"Tess Of The D'Urbervilles"

Tess of the D’Urbervilles by Thomas Hardy

Today I want to welcome my good friend, Jean, who has kindly agreed to do a guest blog. There was a certain amount of arm twisting involved but we won't talk about that now. Thank you Jean!

Here's what she had to say about "Tess Of The D'Urbervilles":

"This is my first Thomas Hardy book. Ordinary Reader recommended the book to me and asked if I would do a guest blog. I agreed and here I am. This is my first Thomas Hardy book and my first blog. I confess I’m not well read nor can I write eloquently like Ordinary Reader but I will give my opinion on this book.

When I started “Tess”, I wasn’t sure if I could actually get the story without a dictionary. The book had a lot of description with words I wasn’t familiar with, maybe a bit too much for me.

I can say I really enjoyed watching the characters unfold and become so real.
Hardy easily captured my attention and I was enjoying the character of John Derbyville. He was an odd sort but I liked him. I wish there had been more of John in the book.

“Tess” and “Angel” brought out many emotions in me. I was happy for them at times, angry with them for being so ridiculous, frustrated that “Angel” had double standards. I was surprised at the strength Hardy gave to “Tess”. Her character was quite interesting. She is a young naive innocent at first then her strength and determination start to show.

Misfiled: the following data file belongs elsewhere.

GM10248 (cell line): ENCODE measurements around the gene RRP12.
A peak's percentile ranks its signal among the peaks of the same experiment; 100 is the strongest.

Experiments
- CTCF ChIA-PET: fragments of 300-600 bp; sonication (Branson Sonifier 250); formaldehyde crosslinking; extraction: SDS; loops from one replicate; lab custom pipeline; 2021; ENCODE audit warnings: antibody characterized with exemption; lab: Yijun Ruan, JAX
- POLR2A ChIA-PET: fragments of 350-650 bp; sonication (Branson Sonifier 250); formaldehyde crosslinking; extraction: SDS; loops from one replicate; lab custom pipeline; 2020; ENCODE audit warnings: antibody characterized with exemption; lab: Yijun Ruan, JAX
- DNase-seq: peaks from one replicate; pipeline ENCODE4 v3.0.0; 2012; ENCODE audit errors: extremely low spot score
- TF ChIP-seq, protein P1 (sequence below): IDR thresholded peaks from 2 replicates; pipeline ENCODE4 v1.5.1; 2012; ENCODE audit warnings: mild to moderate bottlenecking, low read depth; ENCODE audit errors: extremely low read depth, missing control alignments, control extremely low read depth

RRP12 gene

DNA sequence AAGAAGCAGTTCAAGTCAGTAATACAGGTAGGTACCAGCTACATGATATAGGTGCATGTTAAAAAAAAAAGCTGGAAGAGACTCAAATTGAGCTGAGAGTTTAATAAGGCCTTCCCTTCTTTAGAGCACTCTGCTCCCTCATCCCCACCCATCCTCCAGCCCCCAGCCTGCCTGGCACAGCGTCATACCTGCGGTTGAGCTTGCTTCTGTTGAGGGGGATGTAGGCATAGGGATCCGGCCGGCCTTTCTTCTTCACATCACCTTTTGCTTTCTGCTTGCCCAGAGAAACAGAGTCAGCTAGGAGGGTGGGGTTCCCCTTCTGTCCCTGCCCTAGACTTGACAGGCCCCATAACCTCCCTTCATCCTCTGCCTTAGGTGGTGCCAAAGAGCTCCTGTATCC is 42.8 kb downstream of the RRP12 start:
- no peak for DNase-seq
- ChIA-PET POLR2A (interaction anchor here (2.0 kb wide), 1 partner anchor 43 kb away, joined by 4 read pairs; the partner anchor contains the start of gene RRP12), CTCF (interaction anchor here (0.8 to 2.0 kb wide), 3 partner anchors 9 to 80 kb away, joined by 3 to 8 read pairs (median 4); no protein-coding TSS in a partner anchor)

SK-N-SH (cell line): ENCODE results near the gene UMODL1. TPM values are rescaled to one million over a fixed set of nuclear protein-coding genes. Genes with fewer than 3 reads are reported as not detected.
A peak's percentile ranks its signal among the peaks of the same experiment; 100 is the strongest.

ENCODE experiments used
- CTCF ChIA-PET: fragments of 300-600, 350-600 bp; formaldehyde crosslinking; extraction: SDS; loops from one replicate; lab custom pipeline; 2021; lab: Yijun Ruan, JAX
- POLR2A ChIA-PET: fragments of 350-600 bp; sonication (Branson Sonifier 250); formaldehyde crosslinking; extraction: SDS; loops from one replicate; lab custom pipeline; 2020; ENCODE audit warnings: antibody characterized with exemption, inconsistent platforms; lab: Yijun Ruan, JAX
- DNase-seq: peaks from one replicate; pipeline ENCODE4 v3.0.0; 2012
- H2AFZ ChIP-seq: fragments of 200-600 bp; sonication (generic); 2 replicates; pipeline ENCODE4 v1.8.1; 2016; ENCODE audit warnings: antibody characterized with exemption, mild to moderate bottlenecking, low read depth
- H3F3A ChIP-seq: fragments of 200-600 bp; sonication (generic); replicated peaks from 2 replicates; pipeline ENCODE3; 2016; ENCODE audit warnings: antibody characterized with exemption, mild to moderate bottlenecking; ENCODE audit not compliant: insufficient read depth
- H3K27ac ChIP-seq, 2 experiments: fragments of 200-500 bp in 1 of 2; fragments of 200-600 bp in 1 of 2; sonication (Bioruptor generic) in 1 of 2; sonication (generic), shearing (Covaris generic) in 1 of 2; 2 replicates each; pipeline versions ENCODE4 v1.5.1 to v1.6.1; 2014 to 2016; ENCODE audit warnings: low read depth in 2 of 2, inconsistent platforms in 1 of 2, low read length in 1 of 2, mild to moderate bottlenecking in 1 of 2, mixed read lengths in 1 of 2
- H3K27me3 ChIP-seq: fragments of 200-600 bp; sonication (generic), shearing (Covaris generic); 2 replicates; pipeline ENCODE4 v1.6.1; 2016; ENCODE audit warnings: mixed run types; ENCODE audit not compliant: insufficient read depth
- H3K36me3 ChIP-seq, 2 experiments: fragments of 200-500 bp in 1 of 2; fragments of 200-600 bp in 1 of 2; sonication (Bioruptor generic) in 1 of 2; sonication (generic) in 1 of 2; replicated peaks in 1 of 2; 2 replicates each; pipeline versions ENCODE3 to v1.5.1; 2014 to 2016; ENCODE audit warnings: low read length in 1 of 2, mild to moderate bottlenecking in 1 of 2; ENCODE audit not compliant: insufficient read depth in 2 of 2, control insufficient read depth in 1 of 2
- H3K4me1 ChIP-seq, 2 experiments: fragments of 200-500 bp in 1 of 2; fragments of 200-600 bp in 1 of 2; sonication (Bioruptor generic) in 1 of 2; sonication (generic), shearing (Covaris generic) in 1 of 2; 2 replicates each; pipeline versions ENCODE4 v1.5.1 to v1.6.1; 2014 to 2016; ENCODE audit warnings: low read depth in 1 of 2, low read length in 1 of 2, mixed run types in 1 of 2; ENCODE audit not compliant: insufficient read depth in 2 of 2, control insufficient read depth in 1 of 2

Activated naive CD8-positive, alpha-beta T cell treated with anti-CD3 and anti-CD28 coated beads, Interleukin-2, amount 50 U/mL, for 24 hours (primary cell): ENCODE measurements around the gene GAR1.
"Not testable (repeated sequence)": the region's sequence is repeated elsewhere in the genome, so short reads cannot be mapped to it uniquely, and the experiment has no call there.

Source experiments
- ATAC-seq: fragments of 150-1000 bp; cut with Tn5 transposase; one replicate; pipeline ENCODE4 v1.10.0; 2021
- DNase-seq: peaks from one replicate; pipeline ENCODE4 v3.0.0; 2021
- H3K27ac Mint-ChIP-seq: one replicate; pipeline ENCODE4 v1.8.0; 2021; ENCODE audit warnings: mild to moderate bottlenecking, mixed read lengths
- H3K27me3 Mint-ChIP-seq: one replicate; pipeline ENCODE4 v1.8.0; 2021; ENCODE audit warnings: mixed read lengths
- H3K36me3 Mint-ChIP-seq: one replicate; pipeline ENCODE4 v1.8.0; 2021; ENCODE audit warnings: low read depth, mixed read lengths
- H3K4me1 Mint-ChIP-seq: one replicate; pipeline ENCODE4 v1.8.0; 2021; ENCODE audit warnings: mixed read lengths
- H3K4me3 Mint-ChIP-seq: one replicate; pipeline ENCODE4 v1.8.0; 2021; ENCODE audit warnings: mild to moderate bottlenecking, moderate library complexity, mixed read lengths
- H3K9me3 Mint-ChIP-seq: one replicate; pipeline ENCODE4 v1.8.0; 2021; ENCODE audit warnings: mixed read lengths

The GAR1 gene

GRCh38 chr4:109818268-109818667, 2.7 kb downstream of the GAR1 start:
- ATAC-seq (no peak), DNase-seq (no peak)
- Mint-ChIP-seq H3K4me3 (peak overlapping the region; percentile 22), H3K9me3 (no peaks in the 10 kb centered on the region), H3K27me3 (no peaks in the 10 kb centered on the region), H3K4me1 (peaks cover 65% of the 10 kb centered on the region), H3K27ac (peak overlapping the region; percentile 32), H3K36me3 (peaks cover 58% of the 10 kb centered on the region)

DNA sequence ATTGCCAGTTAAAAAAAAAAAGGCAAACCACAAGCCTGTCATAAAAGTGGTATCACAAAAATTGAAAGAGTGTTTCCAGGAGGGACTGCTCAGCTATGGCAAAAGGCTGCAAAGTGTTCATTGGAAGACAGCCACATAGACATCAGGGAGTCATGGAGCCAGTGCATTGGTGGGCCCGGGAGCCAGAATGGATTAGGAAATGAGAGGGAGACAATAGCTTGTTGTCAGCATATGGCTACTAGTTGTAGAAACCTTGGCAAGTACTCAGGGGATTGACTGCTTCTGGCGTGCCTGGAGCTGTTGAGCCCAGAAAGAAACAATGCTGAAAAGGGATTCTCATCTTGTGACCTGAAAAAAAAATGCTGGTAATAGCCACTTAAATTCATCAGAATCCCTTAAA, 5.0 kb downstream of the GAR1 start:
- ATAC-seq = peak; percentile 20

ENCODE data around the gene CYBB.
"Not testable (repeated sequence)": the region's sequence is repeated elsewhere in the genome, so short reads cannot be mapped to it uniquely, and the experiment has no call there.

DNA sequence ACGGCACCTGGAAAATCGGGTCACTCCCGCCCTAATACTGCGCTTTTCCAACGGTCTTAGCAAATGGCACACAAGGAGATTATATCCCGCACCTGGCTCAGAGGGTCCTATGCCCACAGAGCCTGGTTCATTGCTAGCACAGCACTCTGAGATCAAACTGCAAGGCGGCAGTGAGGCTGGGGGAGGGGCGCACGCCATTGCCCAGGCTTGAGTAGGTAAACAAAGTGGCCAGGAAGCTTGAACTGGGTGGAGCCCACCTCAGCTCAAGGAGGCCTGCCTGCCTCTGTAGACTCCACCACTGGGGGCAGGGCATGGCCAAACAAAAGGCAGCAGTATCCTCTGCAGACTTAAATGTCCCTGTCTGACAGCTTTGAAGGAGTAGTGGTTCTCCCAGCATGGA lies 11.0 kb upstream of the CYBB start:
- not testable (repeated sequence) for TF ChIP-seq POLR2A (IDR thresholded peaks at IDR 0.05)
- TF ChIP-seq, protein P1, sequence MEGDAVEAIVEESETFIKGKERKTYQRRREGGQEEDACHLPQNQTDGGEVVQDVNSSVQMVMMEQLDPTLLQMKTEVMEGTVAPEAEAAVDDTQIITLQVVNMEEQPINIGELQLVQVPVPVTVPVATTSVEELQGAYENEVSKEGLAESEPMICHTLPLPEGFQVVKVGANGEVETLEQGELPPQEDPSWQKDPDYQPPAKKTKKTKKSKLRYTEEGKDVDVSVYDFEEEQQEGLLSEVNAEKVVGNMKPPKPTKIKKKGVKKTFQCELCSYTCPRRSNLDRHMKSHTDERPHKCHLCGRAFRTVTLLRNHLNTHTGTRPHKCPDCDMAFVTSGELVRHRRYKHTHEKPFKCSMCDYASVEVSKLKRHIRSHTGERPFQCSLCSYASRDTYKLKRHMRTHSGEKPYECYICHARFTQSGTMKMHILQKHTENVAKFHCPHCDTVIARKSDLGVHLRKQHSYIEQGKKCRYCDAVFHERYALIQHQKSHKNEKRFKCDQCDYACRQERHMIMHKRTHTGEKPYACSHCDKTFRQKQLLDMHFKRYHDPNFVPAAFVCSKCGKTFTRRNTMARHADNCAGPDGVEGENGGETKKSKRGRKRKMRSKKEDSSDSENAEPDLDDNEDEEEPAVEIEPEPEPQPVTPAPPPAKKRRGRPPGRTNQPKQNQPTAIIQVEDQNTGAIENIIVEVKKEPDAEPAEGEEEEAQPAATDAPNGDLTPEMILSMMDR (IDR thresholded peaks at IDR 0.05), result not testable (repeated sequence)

While I was reading this book I was thinking to myself, I bet there is going to be the typical ‘happy ever after’ ending and I didn’t want that. I admit I didn’t read the subtitle of the book “The tragic masterpiece of the Victorian era”, that would have taken care of the happy ever after ending I was dreading.

I don’t think I would have minded the tragedy but it was all too quick. The last quarter of the book moves too fast compared to the pace of the first three quarters. I felt the book ended somewhat abruptly.

The book opens with a tired man on his way home and along comes an elderly parson and enlightens the man named “John Derbyfield” that he is really the descendant of the prestigious family of D’Urbervilles. The parson calls the man “Sir John” and he then becomes excited to think he can claim he is of the family of D’Urbervilles and should be rightly recognized as one. He sends his older daughter, Tess, to go visit the D’Urbervilles and claim their family’s heritage. He feels that if she goes to the family she will be married to her cousin “Alec D’Urberville”. Alec falls for her immediately but she is not interested in him at all. Alec seems to rescue her from the drunken crowd she is with but he then takes her on a long ride in the fog and they are lost. She lies down to rest and when he returns from getting their bearings, he defiles her.